The Living room has so many interesting historical pieces. I encourage you to take the trip to the farm and learn about the many rich pieces of artifacts that are housed here. Among them is a a mantle above the fireplace which was gifted to the Eisenhower's. This mantel was the original mantel from the White House.
Formal Living Room 
Portrait of Mrs. Eisenhower in her inaugural gown. Displayed in the Living room.

During his time in office President Eisenhower suffered a heart attack. He spent his recovery time on the farm in this humble bedroom and bathroom. The President of the United States conducted official business from these two rooms.
Mamie loved the color pink. Her quarters certainly would encourage sleeping until noon. She seemed to surround herself with the things she loved.
The first ladies quarters.
I hope my photos and words have given you a fun glimpse into the world of President and Mrs. Eisenhower and their beloved farm. I will leave you with random photos of the grounds and interior of the home. Please feel strongly encouraged to visit this fabulous place the next time you are traveling to or through Pennsylvania, especially if you have a small child who could earn their Junior Secret Service badge too!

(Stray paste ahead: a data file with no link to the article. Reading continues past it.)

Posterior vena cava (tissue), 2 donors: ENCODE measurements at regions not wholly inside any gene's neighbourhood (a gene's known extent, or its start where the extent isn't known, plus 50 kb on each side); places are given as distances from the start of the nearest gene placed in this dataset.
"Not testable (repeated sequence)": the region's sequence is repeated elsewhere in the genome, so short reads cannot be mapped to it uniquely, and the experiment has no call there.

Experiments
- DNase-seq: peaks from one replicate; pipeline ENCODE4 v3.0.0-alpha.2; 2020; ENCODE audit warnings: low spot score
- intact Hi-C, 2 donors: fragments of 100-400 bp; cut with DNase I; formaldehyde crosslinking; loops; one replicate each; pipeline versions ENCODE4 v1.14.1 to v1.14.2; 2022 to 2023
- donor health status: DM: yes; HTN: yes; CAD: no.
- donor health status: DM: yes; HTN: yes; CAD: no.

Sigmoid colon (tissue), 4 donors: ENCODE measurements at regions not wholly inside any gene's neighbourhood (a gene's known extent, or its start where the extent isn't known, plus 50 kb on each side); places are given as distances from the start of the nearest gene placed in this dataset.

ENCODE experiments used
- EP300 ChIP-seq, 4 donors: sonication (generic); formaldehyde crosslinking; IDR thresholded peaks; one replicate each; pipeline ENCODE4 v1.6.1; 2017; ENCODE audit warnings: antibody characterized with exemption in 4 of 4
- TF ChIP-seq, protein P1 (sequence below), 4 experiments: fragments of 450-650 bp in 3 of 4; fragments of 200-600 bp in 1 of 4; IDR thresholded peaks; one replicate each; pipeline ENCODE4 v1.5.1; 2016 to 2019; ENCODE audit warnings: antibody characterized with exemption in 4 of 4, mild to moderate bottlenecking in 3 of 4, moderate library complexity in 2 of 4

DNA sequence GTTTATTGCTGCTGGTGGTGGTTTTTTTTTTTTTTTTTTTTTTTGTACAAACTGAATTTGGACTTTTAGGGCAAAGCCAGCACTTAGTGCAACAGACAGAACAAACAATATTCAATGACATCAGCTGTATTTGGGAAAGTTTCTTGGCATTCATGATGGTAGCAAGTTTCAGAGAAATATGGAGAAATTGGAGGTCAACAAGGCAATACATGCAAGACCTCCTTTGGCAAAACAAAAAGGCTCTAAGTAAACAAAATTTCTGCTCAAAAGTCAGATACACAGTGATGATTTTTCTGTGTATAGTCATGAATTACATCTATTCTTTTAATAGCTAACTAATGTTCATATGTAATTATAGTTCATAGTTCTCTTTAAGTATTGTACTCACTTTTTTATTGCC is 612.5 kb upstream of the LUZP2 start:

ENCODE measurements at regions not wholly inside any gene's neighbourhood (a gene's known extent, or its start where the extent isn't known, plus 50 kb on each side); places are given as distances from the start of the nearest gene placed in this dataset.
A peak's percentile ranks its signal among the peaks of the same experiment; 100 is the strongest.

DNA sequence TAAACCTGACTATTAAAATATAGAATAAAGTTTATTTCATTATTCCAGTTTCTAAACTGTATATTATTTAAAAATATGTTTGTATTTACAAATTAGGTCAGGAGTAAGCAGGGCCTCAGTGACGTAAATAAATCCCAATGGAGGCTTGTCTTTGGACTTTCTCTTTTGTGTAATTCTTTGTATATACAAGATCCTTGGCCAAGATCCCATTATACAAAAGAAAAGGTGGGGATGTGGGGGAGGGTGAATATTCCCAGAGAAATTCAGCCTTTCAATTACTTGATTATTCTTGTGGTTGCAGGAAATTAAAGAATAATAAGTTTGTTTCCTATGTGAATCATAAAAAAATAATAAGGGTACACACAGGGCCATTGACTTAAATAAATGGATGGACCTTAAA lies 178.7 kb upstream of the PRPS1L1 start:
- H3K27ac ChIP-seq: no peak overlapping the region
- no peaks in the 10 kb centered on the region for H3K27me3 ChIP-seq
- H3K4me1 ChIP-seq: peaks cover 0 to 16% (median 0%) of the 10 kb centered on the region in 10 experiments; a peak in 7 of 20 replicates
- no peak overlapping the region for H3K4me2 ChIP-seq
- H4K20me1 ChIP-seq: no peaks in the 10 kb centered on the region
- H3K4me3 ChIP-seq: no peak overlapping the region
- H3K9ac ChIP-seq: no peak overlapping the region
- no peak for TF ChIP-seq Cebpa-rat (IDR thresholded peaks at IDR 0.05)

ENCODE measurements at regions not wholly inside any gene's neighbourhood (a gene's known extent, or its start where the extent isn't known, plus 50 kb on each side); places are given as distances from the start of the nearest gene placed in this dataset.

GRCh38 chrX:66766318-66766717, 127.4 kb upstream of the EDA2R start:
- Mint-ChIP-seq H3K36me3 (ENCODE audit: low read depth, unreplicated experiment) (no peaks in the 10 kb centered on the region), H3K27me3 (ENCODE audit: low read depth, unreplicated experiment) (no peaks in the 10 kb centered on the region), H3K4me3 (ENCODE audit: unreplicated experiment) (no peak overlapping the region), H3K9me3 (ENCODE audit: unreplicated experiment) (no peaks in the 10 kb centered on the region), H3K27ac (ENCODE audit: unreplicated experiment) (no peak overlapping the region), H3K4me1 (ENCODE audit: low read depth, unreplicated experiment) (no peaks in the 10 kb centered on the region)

President Eisenhower had a simple book shelf in his office.

The vision of a working farm.

simple beauty

The greenhouse where flowers were grown to fill the vases in the home. Small building  to the right was a playhouse for the grandchildren.

Beautiful Entry Hall

President and Mrs. had most of their meals in the sun room. This formal dining room was used for entertaining .
Contact the National Military Park Service for details on boarding a shuttle to the Eisenhower Farm. We paid $20.00 for two adults and one child to tour the grounds and home. The Junior badge program is free.


  1. Janice, Just returned from visiting the Eisenhower Farm and was looking for info to help me remember all that I saw. Was delighted to find your blog. It was so dark in there! Your pictures are great considering. Also loved your narrative. Thank you so much for enhancing my memory of my visit.

    1. Lynn,
      Thanks for your comments. I'm glad you found my narrative of interest. Some places merit a second visit and the Eisenhower Farm is certainly on my list of places to return to one day. I have a feeling I could notice something new with every visit.